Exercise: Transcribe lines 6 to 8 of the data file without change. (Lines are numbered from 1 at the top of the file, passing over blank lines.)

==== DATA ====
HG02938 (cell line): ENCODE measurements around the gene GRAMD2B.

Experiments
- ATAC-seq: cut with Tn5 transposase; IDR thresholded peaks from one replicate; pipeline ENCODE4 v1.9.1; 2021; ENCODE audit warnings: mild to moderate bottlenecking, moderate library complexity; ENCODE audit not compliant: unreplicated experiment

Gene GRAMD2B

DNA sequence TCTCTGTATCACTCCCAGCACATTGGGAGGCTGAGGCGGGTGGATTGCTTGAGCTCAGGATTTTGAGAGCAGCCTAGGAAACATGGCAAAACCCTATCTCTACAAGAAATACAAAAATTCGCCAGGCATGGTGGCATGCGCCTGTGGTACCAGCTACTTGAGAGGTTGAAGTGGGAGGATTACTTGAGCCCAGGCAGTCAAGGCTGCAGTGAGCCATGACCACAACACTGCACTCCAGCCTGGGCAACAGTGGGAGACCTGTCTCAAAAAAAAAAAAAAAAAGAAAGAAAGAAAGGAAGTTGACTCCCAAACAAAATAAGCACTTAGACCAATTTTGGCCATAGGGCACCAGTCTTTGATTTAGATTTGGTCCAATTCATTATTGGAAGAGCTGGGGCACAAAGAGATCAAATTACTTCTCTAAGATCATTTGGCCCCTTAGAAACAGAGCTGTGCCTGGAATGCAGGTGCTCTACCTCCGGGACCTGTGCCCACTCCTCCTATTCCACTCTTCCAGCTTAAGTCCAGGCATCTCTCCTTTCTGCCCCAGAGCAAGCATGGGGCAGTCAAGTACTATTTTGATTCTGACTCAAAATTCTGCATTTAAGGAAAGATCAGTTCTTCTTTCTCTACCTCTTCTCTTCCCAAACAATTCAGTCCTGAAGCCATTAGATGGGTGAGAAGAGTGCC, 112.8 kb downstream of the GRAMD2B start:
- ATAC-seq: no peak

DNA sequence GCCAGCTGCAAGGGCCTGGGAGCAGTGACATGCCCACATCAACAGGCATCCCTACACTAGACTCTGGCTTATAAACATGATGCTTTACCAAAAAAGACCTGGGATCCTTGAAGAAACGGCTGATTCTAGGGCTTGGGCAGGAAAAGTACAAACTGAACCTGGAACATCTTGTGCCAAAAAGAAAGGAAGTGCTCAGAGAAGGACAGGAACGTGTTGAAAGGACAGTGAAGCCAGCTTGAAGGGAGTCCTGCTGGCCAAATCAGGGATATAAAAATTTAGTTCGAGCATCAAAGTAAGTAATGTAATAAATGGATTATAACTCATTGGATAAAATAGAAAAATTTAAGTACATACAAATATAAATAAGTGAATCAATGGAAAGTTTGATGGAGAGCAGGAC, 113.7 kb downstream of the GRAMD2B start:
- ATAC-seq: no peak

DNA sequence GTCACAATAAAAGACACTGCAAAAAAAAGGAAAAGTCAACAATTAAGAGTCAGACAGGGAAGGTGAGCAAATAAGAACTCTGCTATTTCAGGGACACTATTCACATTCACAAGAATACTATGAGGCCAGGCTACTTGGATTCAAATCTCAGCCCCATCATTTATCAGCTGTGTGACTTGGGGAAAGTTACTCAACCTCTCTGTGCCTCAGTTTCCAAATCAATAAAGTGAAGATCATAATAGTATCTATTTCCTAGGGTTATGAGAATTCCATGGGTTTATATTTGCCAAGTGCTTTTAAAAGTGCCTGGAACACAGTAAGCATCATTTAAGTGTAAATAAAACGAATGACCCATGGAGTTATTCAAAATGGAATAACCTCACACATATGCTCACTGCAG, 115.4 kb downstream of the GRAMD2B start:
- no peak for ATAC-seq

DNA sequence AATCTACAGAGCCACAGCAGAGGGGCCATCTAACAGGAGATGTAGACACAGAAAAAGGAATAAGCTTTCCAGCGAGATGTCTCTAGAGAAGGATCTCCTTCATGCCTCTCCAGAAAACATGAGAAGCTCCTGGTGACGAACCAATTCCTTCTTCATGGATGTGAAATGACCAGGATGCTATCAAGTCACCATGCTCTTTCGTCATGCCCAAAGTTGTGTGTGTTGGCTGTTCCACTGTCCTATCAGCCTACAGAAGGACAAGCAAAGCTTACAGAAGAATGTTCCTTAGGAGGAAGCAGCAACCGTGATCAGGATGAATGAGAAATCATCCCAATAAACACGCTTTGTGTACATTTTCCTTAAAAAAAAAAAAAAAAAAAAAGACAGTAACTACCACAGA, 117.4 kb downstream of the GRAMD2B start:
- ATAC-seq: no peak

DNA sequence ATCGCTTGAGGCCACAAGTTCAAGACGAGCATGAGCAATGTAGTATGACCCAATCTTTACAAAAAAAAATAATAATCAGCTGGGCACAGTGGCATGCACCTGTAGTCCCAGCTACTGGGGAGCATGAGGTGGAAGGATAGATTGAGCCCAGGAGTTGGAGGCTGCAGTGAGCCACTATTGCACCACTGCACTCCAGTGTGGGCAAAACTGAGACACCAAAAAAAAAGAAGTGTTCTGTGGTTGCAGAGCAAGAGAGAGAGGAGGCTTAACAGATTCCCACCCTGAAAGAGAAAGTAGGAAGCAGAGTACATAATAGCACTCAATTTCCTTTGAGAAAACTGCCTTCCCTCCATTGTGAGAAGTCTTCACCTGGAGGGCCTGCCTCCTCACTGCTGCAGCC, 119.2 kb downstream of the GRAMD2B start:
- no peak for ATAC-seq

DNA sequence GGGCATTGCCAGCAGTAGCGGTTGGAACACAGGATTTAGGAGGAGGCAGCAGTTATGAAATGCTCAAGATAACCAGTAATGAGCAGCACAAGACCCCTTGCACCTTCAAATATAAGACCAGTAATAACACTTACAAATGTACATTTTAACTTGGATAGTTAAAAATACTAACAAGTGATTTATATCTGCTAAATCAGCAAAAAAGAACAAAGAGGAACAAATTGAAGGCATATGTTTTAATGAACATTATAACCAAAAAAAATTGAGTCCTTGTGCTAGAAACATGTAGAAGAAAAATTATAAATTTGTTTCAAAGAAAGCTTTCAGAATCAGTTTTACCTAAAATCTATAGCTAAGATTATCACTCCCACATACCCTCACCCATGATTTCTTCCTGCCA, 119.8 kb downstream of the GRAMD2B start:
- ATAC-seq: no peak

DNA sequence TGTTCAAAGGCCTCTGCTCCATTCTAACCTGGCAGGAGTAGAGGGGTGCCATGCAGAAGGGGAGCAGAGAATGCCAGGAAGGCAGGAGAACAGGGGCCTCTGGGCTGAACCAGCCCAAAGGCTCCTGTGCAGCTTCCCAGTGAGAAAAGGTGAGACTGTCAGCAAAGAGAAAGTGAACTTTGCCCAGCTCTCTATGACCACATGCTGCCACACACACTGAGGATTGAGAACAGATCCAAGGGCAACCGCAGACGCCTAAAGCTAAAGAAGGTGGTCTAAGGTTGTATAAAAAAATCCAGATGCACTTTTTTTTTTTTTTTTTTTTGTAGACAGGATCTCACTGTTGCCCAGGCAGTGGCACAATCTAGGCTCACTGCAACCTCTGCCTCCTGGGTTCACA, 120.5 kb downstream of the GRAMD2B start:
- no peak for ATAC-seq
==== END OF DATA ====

- ATAC-seq: no peak

DNA sequence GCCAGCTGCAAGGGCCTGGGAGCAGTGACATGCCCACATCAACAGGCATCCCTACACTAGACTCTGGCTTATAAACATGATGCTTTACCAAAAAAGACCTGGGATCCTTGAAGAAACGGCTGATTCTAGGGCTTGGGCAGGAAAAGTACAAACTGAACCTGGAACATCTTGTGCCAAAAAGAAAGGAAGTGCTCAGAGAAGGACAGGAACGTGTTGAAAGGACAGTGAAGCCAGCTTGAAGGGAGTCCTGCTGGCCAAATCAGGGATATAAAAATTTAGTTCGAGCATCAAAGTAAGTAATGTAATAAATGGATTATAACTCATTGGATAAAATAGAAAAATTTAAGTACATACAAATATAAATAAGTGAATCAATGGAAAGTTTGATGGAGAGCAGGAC, 113.7 kb downstream of the GRAMD2B start:
- ATAC-seq: no peak